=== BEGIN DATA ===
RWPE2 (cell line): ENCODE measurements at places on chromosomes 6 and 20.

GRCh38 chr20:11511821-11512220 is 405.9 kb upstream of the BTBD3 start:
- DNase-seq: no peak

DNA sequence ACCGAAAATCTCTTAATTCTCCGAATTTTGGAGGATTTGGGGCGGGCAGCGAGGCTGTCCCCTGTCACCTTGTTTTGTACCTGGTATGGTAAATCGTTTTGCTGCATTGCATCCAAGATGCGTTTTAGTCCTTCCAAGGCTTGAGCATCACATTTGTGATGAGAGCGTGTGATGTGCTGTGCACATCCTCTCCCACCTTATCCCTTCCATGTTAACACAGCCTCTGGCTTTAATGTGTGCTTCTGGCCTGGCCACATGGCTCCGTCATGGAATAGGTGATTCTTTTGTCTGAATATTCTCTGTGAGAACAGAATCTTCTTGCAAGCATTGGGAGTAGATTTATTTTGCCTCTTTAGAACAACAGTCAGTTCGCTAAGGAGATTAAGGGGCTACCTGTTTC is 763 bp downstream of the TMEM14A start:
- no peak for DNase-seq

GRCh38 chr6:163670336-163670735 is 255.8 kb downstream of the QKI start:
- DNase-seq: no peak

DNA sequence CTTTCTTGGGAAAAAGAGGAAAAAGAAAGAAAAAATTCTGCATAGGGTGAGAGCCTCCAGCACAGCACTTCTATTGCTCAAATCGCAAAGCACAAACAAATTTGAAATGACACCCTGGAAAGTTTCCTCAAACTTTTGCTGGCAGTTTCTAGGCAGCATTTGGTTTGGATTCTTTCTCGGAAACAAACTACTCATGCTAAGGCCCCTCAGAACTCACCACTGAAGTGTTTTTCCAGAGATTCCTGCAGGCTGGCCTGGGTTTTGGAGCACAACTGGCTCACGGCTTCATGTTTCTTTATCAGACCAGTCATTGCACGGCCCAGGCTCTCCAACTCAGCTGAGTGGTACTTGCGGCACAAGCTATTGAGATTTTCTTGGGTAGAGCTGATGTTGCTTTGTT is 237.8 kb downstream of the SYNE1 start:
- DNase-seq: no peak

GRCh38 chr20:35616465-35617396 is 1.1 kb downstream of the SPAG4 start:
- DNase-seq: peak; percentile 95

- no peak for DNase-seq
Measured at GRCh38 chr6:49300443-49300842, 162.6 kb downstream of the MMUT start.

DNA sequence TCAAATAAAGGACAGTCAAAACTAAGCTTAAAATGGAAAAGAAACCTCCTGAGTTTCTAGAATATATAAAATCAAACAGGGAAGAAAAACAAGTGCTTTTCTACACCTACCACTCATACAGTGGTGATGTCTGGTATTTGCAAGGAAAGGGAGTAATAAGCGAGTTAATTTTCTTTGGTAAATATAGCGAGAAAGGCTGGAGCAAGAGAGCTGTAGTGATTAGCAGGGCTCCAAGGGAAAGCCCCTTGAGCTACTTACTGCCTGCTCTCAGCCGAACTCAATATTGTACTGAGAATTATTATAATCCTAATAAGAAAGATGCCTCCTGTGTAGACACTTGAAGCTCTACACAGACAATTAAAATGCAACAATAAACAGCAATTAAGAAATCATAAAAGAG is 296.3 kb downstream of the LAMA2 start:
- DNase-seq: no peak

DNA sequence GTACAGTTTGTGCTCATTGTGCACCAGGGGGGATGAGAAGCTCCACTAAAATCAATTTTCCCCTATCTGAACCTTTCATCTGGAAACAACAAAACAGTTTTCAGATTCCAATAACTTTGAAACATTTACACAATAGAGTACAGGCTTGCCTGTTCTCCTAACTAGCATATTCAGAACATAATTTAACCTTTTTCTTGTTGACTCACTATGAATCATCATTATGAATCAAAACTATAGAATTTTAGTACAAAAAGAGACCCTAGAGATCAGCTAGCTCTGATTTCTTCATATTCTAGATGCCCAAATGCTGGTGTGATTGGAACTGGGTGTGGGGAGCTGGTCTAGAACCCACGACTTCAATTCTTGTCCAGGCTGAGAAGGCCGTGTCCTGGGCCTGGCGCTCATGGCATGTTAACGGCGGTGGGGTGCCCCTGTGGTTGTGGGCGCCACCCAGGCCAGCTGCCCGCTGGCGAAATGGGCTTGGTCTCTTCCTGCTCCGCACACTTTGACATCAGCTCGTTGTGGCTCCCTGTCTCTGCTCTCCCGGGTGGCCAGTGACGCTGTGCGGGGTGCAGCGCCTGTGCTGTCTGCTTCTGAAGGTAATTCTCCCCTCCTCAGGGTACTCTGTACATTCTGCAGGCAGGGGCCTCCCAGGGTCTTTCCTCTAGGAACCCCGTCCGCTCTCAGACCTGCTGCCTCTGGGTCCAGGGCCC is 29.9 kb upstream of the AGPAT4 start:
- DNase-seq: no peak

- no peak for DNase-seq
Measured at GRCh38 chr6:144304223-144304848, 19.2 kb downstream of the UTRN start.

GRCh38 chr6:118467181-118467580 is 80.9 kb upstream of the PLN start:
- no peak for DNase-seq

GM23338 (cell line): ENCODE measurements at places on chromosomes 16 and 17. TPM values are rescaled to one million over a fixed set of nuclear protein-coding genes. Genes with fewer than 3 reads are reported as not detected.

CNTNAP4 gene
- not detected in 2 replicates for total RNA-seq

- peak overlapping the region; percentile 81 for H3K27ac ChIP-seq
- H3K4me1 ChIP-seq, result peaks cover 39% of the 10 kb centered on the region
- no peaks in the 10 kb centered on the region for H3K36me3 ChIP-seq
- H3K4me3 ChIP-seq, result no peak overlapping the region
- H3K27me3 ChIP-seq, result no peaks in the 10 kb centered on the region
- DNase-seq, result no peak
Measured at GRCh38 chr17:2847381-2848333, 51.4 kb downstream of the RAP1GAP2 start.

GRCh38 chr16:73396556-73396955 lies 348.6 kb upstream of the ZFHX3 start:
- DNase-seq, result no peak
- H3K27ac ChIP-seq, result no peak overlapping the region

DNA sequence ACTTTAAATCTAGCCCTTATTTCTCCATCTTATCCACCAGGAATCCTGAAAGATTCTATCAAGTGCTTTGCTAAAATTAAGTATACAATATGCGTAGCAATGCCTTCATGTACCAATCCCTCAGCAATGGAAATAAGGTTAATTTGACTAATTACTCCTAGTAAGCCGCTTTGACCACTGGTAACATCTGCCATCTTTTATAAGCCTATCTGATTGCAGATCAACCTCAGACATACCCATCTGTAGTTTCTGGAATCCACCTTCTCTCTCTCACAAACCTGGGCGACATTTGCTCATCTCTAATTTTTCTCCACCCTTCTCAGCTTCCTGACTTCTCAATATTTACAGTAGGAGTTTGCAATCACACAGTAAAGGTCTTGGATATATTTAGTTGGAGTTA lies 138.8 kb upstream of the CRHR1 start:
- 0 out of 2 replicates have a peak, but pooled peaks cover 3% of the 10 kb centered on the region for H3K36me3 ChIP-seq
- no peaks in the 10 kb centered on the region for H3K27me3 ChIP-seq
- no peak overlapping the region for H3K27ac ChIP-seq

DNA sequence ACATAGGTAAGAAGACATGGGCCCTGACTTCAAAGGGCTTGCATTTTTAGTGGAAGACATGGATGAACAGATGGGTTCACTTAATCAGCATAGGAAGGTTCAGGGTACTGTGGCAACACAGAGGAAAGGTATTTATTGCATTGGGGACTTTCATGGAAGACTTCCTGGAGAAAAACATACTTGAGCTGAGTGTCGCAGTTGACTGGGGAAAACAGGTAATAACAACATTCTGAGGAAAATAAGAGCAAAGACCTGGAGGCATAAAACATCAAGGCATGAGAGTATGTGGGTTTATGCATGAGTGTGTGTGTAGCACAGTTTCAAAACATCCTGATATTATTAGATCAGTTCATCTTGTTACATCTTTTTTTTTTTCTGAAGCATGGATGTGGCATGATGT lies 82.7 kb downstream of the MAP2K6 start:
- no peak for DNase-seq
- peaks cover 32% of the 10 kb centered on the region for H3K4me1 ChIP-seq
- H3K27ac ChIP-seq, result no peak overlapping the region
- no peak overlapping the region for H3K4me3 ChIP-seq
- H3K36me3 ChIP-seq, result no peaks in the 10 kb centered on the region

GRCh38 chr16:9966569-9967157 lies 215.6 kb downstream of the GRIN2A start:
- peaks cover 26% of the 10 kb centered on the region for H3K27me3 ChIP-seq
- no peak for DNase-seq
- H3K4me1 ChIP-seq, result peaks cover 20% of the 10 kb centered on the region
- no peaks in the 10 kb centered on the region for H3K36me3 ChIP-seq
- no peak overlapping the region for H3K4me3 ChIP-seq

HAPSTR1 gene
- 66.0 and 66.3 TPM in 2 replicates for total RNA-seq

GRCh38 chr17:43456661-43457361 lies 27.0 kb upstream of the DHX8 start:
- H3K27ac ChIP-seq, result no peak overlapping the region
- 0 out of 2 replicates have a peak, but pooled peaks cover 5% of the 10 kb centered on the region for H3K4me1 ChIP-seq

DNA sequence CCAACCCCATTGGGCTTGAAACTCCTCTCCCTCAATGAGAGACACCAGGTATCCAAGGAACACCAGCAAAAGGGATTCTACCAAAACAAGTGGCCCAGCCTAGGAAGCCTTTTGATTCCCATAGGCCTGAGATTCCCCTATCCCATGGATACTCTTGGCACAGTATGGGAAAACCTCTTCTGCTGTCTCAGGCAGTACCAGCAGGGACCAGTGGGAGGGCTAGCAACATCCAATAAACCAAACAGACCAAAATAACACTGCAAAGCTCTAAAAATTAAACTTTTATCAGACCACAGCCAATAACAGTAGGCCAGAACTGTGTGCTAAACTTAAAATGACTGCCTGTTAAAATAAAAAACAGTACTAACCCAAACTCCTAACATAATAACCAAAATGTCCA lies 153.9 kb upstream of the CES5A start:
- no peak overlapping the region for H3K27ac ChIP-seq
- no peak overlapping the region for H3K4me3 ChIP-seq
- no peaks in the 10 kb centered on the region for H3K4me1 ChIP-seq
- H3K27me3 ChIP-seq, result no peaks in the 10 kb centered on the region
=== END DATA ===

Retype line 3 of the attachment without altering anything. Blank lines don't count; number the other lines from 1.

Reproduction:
- DNase-seq: no peak